For this look, Peter recommends roller or banded shades that play into the simplicity of symmetry and form. If you're looking for what Peter calls the "bling," drapery can do that. Consider a strong color such as yellow, red, green, or blue, and use the drapery to create curves that will soften the space.
Style Hallmarks: Horizontal lines, extended gables, natural elements (stone, wood); exposed beams; stained glass windows and doors; emphasis on handiwork and artisanship; earthy tones.
The Craftsman movement was a revolt against the intricate opulence of the Victorian era. It focused on natural elements and simplicity, with an emphasis on horizontal lines. Window treatments like roller shades provide the clean, linear feel. Roman shades can achieve this as well, depending on the fabric.
Because there is also a focus on handiwork and artisanship, drapery could do well with this style, if you are mindful of choosing simple fabrics (but that doesn't mean they have to be boring!).
Style Hallmarks: Classic furniture; vibrancy; straightforward silhouettes; neutral base; focus on architecture; high on contrast and drama; clean lines; accent pieces; opulent textiles (silk, fur, leather, velvet); crystal, marble, stone; Greek key patterns.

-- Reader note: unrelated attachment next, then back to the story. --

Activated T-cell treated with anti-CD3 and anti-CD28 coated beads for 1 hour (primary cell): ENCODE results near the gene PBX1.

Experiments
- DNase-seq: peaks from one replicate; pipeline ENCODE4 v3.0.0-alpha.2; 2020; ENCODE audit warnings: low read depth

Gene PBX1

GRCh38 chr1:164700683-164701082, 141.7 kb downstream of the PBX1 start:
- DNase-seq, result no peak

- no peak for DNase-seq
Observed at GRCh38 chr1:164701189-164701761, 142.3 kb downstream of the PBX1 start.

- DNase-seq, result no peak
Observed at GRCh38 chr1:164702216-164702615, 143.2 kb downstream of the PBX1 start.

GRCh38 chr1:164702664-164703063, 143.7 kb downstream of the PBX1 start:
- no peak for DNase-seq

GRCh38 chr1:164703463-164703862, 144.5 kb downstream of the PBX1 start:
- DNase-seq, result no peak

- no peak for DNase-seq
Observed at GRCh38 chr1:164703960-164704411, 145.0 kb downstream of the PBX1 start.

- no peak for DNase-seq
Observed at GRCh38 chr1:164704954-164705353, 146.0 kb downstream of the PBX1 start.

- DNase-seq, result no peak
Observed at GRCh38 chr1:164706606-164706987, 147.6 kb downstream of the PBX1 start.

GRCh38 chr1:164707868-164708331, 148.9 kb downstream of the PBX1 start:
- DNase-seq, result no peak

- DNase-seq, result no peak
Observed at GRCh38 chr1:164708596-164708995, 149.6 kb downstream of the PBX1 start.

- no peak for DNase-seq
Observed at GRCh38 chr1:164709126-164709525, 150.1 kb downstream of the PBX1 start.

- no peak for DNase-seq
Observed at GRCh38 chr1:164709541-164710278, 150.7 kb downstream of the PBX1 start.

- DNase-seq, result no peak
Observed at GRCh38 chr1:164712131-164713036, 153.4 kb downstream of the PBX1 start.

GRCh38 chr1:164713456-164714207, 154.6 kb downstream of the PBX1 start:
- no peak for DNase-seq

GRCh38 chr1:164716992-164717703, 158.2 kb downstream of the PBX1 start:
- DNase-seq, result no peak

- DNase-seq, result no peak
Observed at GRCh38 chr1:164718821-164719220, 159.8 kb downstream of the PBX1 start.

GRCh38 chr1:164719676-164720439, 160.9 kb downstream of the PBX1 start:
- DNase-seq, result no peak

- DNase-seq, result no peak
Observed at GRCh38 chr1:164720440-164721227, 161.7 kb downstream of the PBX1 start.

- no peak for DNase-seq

This is Peter's favorite design style. (He admits that his own home is decorated with nods to Hollywood Regency.) As you might imagine, Hollywood Regency is about glamour and drama — would it really be associated with Hollywood if it weren't?
Bearing similarities to Art Deco, you'll want to focus on ostentatious textiles like silk, fur, leather, and velvet. Where window treatments are concerned, maybe lay off on the fur and leather — but hey, anything goes. It's all about being a mix and match.
Roller and banded shades will give a room simplicity in form, but you can always choose a sensational fabric or pattern. Greek key patterns were all the rage back then.
The swoops and droops of drapes will, of course, add the dramatic flair — try them in velvet or silk.